31. Head ML, Holman L, Lanfear R, Kahn AT, Jennions MD (2015) The extent and consequences of p-hacking in science. PLoS Biol 13:e1002106

    Article  PubMed  PubMed Central  Google Scholar 

  32. Colquhoun D (2014) An investigation of the false discovery rate and the misinterpretation of p-values. R Soc Open Sci 1:140216

    Article  PubMed  PubMed Central  Google Scholar 

Download references

Author information

Authors and Affiliations

Authors

Corresponding author

Correspondence to Ulrich Dirnagl .

Editor information

Editors and Affiliations

Rights and permissions

Reprints and permissions

Copyright information

© 2016 Springer Science+Business Media New York

About this protocol

Cite this protocol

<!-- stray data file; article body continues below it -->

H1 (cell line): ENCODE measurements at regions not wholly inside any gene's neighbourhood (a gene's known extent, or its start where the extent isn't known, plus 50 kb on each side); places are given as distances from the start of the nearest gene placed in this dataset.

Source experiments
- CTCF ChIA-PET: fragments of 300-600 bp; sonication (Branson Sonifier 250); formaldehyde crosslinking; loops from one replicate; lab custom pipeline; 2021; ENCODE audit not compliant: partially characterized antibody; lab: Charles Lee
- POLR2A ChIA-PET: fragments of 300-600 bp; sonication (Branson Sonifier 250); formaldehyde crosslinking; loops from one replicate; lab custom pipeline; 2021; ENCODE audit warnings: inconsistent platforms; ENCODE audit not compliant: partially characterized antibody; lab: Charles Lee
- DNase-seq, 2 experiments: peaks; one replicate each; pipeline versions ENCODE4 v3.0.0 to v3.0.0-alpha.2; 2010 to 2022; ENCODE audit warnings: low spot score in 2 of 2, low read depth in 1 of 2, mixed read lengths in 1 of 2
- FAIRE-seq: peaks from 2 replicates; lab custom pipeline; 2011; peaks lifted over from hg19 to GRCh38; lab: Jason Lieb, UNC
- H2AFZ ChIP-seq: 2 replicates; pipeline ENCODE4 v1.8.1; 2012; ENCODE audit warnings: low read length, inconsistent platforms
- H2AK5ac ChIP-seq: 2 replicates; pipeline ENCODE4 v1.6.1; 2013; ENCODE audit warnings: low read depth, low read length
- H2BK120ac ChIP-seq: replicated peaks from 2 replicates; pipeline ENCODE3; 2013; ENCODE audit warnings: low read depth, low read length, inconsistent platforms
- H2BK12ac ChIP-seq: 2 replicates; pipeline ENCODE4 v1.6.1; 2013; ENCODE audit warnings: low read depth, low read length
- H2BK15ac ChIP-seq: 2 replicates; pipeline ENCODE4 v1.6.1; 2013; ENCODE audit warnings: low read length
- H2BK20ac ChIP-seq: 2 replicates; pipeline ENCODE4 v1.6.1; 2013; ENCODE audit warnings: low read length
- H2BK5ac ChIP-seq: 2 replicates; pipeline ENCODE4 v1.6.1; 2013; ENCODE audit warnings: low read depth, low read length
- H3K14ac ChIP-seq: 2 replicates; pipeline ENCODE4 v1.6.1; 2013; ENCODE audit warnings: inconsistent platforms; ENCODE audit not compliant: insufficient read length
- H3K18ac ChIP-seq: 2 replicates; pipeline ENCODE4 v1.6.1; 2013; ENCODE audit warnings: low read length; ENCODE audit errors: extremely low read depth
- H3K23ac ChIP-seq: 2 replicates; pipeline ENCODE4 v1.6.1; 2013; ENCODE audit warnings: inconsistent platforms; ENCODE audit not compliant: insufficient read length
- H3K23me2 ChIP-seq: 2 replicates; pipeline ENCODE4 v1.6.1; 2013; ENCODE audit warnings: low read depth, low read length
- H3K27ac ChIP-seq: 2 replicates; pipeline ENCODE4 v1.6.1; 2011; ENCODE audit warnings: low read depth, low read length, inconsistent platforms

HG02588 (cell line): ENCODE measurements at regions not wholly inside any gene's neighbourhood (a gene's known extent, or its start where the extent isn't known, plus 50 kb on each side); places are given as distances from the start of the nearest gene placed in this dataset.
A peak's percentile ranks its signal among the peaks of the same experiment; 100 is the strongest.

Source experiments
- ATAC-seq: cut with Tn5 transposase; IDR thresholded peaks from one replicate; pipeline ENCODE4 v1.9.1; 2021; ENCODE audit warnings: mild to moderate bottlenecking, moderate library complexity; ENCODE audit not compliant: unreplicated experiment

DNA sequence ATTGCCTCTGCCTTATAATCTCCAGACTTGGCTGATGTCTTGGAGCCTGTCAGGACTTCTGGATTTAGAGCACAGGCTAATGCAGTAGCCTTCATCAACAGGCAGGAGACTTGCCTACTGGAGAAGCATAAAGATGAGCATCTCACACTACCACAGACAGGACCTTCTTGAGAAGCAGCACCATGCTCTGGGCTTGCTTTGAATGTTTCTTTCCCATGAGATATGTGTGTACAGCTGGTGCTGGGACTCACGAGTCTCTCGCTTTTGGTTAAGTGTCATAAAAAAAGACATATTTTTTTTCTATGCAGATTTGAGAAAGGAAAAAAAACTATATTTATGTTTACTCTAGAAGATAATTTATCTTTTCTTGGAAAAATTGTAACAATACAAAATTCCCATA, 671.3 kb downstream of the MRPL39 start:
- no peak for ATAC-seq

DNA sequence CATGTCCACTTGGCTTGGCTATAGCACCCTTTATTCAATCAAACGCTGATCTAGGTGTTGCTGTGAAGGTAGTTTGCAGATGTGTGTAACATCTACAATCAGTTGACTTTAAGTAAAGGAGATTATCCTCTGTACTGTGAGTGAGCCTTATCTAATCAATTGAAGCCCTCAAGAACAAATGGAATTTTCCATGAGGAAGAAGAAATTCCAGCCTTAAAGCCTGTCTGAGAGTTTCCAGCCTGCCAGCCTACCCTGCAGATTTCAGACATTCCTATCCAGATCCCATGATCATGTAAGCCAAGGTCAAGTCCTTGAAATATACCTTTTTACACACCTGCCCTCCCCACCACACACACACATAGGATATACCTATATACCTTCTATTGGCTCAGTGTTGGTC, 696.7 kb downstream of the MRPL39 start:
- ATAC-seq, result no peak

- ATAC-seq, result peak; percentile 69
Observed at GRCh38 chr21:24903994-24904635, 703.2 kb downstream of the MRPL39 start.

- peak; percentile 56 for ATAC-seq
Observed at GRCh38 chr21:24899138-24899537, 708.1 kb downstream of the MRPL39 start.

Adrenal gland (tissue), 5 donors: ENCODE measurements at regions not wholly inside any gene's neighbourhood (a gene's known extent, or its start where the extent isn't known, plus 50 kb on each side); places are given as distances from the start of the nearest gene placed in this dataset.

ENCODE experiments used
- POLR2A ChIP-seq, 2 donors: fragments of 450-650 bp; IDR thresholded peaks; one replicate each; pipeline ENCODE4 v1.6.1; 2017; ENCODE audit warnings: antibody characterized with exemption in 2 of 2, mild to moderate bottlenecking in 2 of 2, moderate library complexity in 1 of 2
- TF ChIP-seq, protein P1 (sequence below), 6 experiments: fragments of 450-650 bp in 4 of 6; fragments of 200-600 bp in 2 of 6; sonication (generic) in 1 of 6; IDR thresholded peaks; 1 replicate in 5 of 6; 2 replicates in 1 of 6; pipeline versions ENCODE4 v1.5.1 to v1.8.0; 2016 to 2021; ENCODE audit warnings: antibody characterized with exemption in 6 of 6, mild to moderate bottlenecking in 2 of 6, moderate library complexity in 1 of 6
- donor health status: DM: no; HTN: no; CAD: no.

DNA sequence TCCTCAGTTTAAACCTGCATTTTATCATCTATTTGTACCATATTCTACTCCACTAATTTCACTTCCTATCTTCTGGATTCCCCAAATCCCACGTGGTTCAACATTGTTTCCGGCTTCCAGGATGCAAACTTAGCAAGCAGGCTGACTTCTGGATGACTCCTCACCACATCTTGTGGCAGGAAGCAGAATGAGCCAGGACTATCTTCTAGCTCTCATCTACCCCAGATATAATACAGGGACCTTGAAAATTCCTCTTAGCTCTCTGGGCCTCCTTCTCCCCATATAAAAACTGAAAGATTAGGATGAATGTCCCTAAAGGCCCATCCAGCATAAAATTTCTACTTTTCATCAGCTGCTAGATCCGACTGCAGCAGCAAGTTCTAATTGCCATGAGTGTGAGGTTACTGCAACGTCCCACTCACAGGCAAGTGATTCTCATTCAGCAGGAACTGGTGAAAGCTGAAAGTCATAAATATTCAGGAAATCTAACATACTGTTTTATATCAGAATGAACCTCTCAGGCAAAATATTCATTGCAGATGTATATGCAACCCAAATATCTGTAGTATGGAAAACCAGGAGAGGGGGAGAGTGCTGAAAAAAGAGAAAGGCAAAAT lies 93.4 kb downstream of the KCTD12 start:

Dirnagl, U. (2016). Statistics in Experimental Stroke Research: From Sample Size Calculation to Data Description and Significance Testing. In: Dirnagl, U. (eds) Rodent Models of Stroke. Neuromethods, vol 120. Humana Press, New York, NY. https://doi.org/10.1007/978-1-4939-5620-3_19

Download citation

  • DOI: https://doi.org/10.1007/978-1-4939-5620-3_19

  • Published:

  • Publisher Name: Humana Press, New York, NY

  • Print ISBN: 978-1-4939-5618-0

  • Online ISBN: 978-1-4939-5620-3

  • eBook Packages: Springer Protocols

Publish with us

Policies and ethics